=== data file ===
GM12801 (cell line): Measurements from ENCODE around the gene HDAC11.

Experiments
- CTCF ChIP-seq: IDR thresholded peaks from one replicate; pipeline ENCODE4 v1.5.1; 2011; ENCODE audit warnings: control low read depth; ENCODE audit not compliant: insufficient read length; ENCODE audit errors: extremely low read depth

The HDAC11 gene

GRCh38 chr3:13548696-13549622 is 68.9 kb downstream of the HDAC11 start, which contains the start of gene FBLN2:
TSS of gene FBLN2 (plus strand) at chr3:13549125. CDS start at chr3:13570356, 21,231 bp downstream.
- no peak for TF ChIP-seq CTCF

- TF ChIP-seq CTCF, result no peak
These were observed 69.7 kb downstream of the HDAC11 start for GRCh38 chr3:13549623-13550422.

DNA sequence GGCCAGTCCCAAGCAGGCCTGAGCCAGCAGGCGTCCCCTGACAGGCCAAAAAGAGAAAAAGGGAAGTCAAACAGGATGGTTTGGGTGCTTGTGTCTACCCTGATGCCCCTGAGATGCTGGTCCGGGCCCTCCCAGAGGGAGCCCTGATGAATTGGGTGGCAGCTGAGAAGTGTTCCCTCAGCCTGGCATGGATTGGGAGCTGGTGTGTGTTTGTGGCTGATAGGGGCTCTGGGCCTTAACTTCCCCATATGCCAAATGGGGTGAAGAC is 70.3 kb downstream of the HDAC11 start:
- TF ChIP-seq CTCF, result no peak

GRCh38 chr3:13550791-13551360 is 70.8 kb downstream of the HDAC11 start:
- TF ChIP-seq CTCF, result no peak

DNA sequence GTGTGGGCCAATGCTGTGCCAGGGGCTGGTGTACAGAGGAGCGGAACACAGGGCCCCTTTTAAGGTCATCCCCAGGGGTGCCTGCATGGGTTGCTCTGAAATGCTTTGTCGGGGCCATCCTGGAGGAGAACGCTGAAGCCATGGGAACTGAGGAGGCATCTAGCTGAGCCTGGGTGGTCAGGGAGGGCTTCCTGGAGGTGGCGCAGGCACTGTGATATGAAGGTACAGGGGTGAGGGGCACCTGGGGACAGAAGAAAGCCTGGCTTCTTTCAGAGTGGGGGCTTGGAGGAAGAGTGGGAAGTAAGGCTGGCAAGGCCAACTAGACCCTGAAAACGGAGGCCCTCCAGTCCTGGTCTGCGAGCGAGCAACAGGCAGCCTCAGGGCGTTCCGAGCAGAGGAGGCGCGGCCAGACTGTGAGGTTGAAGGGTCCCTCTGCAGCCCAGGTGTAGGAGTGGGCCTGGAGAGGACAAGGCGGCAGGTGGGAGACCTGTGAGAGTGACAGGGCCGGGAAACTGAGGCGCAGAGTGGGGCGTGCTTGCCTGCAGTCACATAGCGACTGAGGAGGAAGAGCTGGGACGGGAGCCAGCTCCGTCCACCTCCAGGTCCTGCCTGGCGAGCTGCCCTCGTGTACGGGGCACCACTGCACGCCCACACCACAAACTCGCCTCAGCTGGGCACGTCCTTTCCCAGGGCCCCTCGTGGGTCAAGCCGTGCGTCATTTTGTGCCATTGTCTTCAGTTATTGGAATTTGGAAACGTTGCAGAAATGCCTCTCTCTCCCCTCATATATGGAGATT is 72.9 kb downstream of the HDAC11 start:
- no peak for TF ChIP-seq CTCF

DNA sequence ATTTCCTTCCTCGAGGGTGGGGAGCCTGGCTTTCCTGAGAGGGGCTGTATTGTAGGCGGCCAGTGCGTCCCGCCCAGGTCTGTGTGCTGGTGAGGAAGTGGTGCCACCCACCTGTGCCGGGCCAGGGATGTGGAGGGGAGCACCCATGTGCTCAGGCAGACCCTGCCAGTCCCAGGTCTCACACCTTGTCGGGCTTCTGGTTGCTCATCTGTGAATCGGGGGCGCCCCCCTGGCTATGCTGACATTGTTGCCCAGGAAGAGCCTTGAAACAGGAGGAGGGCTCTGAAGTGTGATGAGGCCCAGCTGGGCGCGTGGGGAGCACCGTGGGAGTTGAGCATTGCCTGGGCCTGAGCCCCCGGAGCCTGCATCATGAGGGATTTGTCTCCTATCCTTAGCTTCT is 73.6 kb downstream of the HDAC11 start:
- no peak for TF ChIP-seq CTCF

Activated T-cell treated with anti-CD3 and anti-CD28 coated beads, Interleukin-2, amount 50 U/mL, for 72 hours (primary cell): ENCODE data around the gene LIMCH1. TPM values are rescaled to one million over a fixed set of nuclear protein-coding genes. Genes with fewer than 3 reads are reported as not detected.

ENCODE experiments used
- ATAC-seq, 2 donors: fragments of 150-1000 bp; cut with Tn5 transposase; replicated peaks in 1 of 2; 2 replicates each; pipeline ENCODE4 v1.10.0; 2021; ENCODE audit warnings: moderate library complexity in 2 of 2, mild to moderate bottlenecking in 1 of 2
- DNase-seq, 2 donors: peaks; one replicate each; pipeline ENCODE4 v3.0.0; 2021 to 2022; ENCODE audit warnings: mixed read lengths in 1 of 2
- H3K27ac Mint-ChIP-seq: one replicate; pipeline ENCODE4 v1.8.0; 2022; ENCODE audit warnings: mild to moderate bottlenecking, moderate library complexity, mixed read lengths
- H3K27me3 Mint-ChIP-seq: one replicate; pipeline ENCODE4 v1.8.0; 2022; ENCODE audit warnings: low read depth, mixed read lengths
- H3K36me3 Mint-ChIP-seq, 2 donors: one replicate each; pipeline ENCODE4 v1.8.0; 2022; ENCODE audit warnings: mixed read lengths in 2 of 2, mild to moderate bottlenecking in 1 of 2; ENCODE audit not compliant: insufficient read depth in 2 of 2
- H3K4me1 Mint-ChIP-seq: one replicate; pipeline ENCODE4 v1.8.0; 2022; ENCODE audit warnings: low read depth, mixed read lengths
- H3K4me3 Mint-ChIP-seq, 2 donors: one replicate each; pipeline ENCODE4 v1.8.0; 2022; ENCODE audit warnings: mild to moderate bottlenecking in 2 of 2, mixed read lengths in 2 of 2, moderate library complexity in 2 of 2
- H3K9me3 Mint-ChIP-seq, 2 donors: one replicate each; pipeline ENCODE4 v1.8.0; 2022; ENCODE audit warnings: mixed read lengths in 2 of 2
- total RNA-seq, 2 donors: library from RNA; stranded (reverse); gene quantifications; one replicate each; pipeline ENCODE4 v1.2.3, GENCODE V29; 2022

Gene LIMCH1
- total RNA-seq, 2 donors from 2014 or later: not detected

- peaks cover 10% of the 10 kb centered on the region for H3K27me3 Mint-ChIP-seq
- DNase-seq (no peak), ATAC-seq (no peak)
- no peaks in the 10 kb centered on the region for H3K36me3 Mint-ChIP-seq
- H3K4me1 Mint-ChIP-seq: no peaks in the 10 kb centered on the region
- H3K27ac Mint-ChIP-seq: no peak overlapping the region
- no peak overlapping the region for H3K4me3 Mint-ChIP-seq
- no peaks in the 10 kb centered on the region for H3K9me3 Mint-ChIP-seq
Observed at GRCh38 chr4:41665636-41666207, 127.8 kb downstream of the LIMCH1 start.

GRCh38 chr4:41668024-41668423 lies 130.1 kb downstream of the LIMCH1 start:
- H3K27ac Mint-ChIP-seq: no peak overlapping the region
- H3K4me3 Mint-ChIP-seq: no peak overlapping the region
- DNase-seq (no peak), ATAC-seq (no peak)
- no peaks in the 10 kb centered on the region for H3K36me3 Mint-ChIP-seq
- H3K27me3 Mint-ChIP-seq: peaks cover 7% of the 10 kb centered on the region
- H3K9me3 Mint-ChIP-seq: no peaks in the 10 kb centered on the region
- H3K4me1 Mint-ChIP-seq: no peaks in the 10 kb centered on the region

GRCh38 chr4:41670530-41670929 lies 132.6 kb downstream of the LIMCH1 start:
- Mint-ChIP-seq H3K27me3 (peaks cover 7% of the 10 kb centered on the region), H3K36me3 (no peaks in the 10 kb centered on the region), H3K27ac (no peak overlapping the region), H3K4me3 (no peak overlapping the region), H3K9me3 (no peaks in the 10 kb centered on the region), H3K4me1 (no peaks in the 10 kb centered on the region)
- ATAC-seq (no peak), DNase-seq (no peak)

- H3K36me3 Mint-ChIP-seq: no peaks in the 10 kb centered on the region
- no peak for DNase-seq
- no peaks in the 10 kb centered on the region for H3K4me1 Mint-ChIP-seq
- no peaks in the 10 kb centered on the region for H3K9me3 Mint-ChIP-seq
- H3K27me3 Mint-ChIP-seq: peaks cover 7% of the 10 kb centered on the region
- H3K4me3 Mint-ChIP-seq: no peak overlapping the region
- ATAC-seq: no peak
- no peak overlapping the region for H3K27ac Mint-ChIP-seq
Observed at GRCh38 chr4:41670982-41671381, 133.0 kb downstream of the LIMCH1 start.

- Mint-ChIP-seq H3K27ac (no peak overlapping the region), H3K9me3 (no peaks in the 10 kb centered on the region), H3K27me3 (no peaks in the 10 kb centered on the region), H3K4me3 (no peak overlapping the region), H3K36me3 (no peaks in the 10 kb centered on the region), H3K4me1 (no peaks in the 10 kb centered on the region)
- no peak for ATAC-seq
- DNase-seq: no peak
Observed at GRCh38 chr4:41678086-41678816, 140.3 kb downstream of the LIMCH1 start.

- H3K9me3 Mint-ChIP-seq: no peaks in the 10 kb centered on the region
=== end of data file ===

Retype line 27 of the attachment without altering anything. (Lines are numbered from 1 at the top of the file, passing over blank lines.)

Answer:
- H3K9me3 Mint-ChIP-seq, 2 donors: one replicate each; pipeline ENCODE4 v1.8.0; 2022; ENCODE audit warnings: mixed read lengths in 2 of 2